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The author in his introductory chapter makes an earnest plea for a correct use of terms, and decries the so-called classifications which are so much in use, but which are more or less confusing in that they are not self-explanatory. Chapters two and three on anatomy and histology give a clear and concise statement, particularly with reference to the blood, nerves and lymphatic supply, but the relations of the peritoneum are not as clear as might be. The succeeding chapters, up to the 15th, deal with the different types of inflammation of the appendix, and numerous clinical histories are given as examples of the particular type under consideration. The remaining chapters deal with symptoms, difficulties and errors in diagnosis, treatment, expectant and operative, incomplete operations, and lastly, the after-treatment. The author still uses a 1-60 solution of carbolic acid to keep his instruments in after they have been sterilized in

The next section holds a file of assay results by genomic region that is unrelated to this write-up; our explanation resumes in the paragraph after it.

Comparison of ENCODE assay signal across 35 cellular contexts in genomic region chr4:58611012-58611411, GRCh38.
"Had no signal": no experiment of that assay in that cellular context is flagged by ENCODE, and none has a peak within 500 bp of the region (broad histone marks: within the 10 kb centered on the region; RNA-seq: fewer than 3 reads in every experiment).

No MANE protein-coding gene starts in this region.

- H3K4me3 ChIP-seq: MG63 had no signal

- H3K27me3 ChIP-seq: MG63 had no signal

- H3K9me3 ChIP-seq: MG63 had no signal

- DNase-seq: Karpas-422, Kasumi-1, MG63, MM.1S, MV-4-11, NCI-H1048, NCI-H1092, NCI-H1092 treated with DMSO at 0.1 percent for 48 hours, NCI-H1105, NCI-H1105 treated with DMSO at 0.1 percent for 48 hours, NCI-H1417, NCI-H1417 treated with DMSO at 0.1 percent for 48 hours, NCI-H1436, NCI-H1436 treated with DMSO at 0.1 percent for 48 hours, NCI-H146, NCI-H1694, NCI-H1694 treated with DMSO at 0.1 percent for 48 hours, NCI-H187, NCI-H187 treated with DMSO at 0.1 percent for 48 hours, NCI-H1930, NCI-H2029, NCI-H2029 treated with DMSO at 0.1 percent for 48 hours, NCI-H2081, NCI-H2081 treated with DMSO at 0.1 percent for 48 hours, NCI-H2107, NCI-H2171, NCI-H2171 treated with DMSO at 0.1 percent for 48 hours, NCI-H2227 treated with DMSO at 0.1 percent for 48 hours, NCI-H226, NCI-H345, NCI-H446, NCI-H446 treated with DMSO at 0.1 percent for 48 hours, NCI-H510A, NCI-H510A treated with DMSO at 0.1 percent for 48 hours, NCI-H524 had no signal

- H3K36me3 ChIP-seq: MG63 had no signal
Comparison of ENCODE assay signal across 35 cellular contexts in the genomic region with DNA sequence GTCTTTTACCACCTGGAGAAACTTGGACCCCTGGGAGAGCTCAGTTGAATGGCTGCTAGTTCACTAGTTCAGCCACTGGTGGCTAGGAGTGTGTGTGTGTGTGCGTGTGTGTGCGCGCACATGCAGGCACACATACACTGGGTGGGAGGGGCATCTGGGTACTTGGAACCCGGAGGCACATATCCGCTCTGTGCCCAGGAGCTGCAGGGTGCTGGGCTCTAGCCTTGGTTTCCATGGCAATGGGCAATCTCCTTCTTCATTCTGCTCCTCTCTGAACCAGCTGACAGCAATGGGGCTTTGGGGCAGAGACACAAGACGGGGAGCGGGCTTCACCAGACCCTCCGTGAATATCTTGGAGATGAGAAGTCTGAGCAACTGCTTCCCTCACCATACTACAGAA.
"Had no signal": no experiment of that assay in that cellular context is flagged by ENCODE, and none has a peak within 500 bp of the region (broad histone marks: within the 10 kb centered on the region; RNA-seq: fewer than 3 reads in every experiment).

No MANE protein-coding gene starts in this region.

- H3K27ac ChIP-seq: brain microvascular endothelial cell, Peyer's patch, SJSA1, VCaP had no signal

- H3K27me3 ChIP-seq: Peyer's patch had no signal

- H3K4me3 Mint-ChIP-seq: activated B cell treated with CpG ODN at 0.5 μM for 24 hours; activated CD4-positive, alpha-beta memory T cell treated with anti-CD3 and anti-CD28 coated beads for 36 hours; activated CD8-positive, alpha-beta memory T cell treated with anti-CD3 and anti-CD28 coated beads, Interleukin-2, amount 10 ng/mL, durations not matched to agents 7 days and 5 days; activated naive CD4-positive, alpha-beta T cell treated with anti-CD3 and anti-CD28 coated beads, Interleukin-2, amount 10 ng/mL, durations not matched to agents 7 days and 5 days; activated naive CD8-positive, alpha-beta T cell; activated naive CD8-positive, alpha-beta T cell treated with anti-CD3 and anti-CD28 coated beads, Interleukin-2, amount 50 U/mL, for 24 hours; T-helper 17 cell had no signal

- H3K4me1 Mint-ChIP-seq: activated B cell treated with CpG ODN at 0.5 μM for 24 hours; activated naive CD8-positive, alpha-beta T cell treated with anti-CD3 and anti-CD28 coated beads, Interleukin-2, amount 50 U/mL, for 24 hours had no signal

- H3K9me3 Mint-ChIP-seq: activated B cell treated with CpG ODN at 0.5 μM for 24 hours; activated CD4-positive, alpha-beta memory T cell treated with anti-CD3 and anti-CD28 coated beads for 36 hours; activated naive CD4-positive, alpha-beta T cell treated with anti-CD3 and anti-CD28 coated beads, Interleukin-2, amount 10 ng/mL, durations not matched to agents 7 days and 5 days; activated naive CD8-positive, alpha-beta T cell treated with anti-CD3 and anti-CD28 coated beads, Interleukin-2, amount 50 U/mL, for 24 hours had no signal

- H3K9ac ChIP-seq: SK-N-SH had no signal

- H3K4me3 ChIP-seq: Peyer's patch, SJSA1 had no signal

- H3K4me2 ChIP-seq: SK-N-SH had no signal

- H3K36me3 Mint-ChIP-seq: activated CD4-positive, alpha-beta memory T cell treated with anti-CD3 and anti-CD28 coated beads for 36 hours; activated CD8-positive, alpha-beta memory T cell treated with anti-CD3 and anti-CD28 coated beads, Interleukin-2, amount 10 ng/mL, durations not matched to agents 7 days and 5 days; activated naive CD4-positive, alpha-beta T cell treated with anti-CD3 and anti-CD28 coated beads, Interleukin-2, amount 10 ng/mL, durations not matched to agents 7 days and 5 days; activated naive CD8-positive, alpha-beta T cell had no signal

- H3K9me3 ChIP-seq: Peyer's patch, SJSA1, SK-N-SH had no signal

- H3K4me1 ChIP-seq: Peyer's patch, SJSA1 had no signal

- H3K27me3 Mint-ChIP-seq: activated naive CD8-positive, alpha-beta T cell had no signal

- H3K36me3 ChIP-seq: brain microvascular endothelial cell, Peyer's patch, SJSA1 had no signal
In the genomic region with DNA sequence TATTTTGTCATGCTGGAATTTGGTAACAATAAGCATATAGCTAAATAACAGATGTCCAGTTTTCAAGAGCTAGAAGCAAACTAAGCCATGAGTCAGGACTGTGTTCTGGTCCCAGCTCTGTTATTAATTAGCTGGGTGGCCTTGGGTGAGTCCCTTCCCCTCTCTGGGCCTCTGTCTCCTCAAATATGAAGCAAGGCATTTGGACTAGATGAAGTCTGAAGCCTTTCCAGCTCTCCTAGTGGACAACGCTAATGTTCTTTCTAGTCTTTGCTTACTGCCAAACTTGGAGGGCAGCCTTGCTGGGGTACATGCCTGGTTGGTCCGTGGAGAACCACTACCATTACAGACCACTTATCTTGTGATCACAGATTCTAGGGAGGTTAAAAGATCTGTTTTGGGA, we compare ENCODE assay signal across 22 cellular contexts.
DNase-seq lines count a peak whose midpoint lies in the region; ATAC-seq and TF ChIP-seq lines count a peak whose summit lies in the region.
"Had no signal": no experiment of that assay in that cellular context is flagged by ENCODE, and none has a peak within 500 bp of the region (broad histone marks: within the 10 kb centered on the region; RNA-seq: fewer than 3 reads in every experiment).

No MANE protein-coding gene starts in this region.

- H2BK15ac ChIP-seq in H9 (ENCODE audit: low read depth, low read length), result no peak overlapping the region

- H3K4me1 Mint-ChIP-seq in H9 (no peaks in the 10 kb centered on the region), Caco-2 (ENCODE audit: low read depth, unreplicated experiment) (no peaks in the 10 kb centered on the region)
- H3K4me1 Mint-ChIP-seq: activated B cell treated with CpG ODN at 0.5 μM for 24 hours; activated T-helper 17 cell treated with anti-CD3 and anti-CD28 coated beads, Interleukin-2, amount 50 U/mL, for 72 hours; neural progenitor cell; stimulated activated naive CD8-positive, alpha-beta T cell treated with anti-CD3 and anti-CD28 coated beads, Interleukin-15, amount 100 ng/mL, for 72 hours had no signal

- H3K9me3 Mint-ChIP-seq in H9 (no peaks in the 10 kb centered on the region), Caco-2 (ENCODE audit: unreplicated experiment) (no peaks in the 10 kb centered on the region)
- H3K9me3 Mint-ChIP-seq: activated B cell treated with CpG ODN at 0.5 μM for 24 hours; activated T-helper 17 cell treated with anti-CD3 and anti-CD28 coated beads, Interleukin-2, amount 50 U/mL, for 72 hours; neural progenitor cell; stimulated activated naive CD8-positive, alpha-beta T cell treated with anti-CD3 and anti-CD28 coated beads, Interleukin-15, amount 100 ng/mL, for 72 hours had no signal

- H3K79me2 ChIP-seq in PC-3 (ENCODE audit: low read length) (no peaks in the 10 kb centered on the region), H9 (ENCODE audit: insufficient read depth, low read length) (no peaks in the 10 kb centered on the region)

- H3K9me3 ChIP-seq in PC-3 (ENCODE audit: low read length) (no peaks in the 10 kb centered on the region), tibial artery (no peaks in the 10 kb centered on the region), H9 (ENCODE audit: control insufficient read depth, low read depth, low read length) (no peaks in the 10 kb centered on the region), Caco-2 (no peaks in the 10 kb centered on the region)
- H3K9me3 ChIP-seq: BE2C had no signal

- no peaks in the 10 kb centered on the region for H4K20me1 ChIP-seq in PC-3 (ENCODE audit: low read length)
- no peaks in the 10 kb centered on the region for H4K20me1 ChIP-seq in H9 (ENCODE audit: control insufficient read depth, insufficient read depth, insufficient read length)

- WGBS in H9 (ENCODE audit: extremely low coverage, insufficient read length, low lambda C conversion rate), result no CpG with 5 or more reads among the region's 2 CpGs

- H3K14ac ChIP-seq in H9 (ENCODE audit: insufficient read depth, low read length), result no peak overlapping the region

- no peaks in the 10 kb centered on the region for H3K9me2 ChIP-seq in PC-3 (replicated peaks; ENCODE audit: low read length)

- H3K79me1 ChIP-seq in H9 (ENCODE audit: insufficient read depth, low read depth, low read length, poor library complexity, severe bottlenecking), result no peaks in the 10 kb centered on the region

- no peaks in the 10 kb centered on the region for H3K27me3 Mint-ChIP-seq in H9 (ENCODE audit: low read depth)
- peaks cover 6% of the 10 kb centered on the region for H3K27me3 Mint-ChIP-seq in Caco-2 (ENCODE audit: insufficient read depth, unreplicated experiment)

Appendicitis: Its Pathology and Surgery. JAMA. 1902;XXXVIII(9):599. doi:10.1001/jama.1902.02480090051023
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